let newCellLocation = cells[i].parentNode.insertCell(2);
            let newCellText = cells[i].parentNode.insertCell(3);
            newCellLocation.innerHTML = links[k].href;
            newCellText.innerHTML = links[k].text;
        }
    } 
}


let thead = document.getElementsByTagName('thead')[0];
thead.remove();

let table = document.getElementsByTagName('table')[0];
table.style.tableLayout = 'auto';

This will extend the current table by adding two cells (one for the link location and one for the link name) for each link that was in the original cell.

After that you can copy pate the newly created columns and perform your modification of the data: convert it to hyperlink or whatever.


*I have only tested this in Google Chrome, but this is javascript, so it should be correctly executed in Firefox's Developers Console, too.

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4

Even easier is to use Google Sheet's "hyperlink" function.

Suppose the text for your URLs starts in cell X2. In cell Y2, type =hyperlink(x2) and copy that formula to each row of Column Y for which you have a URL in column X.

See also https://support.google.com/docs/answer/3093313

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This can only be done manually.

When a link is pasted into a spreadsheet cell as a rich text, neither spreadsheet formulas nor script functions can access its URL. One can only get the link text, for example using =A1&"" in the spreadsheet, or getValues in a script.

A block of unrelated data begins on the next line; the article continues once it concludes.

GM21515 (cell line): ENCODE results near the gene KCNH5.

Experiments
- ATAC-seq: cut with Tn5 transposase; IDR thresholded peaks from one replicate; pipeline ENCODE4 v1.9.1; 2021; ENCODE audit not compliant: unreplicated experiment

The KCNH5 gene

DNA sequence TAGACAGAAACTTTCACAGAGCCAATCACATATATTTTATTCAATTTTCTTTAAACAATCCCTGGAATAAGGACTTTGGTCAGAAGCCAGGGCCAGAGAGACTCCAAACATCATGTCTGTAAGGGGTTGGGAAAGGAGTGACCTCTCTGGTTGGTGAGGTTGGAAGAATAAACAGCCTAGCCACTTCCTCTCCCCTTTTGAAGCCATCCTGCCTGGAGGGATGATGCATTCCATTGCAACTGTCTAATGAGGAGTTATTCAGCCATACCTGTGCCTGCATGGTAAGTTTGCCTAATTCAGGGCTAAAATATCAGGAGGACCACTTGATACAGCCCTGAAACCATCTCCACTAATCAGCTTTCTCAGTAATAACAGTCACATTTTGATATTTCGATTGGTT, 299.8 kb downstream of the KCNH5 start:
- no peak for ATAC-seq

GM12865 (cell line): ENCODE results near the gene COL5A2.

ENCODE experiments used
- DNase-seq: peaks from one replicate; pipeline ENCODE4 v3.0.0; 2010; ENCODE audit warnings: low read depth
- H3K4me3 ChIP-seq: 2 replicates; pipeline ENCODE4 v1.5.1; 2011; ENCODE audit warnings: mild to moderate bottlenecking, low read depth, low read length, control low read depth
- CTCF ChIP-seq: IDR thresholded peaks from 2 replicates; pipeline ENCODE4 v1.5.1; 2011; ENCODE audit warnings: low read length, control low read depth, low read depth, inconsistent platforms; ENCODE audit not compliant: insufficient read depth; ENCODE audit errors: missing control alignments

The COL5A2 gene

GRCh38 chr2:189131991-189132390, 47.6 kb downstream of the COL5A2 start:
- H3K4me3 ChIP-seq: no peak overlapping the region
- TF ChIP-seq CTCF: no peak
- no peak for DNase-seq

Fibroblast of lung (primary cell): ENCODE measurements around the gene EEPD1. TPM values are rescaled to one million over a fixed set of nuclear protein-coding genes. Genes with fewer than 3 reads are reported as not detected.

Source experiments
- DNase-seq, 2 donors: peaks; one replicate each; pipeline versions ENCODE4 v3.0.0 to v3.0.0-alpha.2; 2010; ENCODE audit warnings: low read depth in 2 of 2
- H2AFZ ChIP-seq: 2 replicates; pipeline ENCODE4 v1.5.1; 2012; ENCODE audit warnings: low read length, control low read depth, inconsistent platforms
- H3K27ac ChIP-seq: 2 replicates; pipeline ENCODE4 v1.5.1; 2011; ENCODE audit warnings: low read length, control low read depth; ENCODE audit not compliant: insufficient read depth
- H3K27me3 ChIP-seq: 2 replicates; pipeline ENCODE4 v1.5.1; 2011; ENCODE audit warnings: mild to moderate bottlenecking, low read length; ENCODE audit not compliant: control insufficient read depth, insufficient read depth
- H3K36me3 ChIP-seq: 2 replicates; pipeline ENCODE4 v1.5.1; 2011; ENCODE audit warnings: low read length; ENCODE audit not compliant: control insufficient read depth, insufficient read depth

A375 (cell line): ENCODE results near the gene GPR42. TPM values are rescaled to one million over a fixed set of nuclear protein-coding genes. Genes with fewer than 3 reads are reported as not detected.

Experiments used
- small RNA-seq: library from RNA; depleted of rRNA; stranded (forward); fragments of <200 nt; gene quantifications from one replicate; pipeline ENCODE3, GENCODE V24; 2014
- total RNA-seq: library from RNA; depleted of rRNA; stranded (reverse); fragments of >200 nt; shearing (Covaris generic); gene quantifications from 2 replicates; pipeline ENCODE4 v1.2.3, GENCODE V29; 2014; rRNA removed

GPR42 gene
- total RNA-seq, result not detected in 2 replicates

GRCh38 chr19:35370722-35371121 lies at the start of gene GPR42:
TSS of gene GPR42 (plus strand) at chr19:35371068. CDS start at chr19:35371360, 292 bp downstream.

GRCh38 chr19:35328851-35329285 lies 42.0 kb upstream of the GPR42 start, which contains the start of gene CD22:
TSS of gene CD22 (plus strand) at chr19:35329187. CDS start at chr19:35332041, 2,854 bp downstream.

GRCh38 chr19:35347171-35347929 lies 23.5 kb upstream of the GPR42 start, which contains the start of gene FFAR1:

For this reason, pasting links into spreadsheet cells as rich text should be strongly discouraged.

(Tangentially related: Extract the link text and URL from a hyperlinked cell).

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0

You can create an easy macro for this

  • Go Tools -> Macro -> Record macro
  • Click Save and give this macro a name
  • Click EDIT SCRIPT or Tools -> Script editor to open the script editor
  • Replace the content of this macro function with the following code:
  var spreadsheet = SpreadsheetApp.getActive();
  var values = spreadsheet.getActiveRange().getValues();
  spreadsheet.getActiveRange().setValues(values);
  • Save this document (Ctrl+S)

  • Go back to the spreadsheet, select a range with text URLs and run the just created macro from Tools -> Macros

    (You will need to give permission to execute macros in this sheet).

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The answer by @ivanka-todorova worked for me on some smaller data sets, but given a spreadsheet with thousands and thousands of rows, I had to modify the javascript code to make sure the browser doesn't hang while processing everything:

let cells = document.getElementsByTagName('td');